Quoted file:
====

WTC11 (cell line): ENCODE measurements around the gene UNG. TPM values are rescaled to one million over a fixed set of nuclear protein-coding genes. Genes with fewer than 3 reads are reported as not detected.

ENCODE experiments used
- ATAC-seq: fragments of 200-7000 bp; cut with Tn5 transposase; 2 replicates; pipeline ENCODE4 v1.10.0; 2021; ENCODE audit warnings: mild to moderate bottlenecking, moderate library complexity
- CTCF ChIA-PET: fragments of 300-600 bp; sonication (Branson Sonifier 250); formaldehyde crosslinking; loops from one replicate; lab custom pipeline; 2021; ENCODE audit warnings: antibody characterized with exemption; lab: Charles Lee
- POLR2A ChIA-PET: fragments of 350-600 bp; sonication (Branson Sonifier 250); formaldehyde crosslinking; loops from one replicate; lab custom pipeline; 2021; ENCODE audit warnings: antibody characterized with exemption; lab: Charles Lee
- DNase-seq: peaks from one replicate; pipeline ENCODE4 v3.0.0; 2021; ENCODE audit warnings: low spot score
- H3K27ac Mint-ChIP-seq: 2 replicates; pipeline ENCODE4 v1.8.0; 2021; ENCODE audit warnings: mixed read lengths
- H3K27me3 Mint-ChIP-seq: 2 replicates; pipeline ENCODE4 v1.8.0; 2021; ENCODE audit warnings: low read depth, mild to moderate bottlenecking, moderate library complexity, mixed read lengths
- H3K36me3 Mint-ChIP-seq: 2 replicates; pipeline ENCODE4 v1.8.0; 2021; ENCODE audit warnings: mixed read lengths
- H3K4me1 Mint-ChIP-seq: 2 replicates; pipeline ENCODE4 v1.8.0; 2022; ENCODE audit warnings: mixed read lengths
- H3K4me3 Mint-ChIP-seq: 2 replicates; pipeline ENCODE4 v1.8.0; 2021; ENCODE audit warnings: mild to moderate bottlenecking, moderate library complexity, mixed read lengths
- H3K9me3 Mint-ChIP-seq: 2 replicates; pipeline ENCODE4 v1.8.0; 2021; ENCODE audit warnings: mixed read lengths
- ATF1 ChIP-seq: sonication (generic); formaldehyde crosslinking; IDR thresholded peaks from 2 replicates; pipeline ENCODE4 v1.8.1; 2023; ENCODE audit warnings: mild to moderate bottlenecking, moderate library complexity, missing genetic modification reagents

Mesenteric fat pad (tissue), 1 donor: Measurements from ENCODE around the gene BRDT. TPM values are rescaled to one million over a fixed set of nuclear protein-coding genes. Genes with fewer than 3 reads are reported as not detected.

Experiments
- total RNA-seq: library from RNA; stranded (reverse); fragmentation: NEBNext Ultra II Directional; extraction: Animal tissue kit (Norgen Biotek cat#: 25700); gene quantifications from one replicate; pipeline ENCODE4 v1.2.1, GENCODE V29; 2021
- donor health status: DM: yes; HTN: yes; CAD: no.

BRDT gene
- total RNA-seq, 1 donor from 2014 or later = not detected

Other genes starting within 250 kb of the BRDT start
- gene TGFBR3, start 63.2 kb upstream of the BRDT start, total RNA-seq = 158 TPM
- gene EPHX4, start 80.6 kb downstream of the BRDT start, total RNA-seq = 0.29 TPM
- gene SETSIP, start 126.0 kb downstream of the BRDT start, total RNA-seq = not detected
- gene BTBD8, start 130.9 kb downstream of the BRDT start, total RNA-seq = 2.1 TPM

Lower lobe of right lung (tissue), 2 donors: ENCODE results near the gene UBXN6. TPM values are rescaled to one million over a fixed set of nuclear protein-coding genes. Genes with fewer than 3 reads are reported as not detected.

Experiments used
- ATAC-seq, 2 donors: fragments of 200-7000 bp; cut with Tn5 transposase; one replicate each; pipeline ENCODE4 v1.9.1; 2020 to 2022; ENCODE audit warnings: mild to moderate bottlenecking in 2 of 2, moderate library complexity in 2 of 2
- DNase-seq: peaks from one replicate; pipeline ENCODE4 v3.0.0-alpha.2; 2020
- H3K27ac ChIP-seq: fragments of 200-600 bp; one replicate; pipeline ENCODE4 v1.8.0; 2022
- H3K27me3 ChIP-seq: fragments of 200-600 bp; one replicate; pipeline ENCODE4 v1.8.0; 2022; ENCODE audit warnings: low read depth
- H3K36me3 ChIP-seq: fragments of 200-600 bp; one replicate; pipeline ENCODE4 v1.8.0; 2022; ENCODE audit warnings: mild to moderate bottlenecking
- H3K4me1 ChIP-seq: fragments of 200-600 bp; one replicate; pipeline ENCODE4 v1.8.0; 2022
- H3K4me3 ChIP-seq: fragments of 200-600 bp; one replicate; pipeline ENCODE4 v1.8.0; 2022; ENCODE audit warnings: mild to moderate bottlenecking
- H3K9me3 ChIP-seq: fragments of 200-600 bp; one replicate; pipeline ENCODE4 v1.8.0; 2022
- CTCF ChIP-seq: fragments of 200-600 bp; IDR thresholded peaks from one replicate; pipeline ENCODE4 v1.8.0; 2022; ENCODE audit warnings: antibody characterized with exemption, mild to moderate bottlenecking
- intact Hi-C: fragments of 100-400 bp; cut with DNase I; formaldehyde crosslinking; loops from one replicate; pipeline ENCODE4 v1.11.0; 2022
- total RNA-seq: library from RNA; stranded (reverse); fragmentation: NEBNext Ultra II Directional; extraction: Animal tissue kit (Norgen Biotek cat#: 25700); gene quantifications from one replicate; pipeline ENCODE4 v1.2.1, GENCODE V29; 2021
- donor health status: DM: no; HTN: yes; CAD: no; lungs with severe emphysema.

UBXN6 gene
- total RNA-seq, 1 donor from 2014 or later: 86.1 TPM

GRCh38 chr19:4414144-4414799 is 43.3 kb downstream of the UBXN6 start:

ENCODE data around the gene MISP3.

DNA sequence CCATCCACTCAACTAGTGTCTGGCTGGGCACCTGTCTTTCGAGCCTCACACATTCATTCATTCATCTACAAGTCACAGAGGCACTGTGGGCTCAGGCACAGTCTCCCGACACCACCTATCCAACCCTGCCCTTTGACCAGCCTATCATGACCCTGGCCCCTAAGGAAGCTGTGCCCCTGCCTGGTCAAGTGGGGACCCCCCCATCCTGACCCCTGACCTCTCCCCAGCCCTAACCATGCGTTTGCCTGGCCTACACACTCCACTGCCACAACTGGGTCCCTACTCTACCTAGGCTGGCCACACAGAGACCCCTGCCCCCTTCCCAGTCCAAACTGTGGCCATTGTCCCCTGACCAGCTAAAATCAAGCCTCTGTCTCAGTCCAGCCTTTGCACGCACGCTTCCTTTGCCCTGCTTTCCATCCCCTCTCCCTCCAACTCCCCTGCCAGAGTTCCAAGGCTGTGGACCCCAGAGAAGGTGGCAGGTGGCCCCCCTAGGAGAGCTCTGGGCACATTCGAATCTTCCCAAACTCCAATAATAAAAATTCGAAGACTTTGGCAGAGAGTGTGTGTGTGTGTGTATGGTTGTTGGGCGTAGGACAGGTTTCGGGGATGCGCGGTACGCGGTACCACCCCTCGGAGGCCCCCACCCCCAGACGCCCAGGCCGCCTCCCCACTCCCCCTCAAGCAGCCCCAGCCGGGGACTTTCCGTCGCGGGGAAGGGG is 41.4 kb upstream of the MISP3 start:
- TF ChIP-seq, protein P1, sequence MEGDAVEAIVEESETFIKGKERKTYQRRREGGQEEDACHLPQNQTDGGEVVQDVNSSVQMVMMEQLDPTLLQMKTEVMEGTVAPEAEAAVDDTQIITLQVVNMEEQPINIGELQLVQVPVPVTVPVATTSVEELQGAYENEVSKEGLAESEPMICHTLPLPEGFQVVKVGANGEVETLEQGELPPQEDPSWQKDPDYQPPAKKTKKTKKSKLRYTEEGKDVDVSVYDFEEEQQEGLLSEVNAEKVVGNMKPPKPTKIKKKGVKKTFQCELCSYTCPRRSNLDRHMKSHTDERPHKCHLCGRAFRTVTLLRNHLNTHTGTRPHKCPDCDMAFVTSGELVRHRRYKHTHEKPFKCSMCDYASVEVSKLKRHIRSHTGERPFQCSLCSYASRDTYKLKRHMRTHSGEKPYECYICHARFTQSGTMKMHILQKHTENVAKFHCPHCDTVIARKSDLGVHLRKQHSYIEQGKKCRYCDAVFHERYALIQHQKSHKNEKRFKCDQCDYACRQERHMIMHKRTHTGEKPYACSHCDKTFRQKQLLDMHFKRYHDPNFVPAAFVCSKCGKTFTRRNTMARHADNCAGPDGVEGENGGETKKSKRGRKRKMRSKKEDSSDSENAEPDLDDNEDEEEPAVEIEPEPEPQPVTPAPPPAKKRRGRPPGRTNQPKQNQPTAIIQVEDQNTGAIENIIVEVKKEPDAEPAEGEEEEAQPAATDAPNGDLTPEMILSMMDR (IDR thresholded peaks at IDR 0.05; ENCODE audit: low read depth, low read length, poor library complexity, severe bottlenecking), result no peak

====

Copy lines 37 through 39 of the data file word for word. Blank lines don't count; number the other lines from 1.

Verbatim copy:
- total RNA-seq: library from RNA; stranded (reverse); fragmentation: NEBNext Ultra II Directional; extraction: Animal tissue kit (Norgen Biotek cat#: 25700); gene quantifications from one replicate; pipeline ENCODE4 v1.2.1, GENCODE V29; 2021
- donor health status: DM: no; HTN: yes; CAD: no; lungs with severe emphysema.

UBXN6 gene